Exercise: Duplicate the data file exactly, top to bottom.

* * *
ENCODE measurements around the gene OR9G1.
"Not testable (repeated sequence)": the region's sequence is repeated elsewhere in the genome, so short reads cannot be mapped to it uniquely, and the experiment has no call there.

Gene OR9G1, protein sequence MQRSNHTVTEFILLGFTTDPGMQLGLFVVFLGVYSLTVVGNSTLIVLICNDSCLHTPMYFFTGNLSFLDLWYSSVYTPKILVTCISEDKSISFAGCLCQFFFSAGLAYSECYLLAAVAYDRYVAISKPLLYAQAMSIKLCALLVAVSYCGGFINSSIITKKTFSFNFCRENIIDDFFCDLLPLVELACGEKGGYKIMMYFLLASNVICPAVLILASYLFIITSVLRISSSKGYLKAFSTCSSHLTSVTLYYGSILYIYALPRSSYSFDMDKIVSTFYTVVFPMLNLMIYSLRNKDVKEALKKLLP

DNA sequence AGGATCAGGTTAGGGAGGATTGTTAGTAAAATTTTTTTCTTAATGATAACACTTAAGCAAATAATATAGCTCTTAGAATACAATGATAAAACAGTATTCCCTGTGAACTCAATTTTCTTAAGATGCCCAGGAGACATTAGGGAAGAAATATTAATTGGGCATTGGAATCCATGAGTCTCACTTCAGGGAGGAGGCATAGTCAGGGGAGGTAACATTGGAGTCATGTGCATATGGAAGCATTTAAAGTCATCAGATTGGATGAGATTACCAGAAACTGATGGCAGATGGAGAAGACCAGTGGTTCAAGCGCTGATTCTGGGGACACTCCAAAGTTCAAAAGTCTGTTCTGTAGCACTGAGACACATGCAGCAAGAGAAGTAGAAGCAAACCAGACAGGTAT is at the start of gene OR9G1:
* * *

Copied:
ENCODE measurements around the gene OR9G1.
"Not testable (repeated sequence)": the region's sequence is repeated elsewhere in the genome, so short reads cannot be mapped to it uniquely, and the experiment has no call there.

Gene OR9G1, protein sequence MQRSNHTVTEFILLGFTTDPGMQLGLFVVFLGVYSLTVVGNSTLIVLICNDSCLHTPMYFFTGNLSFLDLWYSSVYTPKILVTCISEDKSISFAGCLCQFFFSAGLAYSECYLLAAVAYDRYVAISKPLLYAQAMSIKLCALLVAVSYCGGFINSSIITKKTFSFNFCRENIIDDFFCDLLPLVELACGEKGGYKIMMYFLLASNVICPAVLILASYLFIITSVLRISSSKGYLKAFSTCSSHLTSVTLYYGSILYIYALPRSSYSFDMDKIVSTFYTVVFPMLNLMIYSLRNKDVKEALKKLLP

DNA sequence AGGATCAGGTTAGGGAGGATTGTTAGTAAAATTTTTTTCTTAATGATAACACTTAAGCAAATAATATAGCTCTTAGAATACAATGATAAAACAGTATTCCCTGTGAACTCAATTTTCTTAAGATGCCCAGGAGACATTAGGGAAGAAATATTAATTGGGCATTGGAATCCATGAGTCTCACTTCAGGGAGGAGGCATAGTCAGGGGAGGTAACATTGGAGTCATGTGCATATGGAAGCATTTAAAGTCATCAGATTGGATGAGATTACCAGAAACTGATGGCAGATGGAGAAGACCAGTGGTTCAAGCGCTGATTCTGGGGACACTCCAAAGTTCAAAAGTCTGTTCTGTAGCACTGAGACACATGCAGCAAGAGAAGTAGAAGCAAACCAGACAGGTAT is at the start of gene OR9G1: